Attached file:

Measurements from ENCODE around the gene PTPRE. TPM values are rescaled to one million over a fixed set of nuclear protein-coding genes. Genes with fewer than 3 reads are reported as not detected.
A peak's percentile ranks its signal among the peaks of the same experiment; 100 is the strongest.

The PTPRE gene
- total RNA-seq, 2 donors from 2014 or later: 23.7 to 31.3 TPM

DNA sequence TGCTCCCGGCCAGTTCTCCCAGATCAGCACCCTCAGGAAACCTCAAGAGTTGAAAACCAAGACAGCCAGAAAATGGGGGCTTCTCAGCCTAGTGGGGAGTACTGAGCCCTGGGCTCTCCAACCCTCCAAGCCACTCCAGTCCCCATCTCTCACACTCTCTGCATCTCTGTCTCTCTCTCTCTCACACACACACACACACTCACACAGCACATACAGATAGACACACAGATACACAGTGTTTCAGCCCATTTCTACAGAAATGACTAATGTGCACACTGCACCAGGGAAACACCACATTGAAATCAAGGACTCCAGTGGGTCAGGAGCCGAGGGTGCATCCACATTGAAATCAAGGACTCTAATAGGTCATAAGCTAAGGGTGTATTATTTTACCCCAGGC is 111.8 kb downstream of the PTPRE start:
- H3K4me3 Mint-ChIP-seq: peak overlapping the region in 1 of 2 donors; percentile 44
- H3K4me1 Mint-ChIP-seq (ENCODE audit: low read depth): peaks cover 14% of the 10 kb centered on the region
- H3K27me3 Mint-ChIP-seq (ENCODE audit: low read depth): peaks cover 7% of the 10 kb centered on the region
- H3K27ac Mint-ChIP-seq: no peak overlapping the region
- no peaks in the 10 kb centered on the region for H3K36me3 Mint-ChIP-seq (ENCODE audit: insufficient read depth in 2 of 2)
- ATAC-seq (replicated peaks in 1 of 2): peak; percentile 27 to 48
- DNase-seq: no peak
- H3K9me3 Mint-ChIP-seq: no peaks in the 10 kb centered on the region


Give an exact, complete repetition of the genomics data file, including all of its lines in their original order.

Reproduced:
Measurements from ENCODE around the gene PTPRE. TPM values are rescaled to one million over a fixed set of nuclear protein-coding genes. Genes with fewer than 3 reads are reported as not detected.
A peak's percentile ranks its signal among the peaks of the same experiment; 100 is the strongest.

The PTPRE gene
- total RNA-seq, 2 donors from 2014 or later: 23.7 to 31.3 TPM

DNA sequence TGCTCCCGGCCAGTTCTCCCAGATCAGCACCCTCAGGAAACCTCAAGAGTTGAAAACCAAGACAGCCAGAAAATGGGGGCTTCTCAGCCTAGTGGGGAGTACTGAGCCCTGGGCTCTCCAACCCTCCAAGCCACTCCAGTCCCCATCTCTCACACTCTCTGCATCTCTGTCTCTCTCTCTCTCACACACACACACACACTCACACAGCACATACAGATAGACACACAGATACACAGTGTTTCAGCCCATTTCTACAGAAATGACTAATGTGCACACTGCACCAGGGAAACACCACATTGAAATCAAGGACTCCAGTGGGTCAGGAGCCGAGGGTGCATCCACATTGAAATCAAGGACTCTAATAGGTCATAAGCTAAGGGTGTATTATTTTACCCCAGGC is 111.8 kb downstream of the PTPRE start:
- H3K4me3 Mint-ChIP-seq: peak overlapping the region in 1 of 2 donors; percentile 44
- H3K4me1 Mint-ChIP-seq (ENCODE audit: low read depth): peaks cover 14% of the 10 kb centered on the region
- H3K27me3 Mint-ChIP-seq (ENCODE audit: low read depth): peaks cover 7% of the 10 kb centered on the region
- H3K27ac Mint-ChIP-seq: no peak overlapping the region
- no peaks in the 10 kb centered on the region for H3K36me3 Mint-ChIP-seq (ENCODE audit: insufficient read depth in 2 of 2)
- ATAC-seq (replicated peaks in 1 of 2): peak; percentile 27 to 48
- DNase-seq: no peak
- H3K9me3 Mint-ChIP-seq: no peaks in the 10 kb centered on the region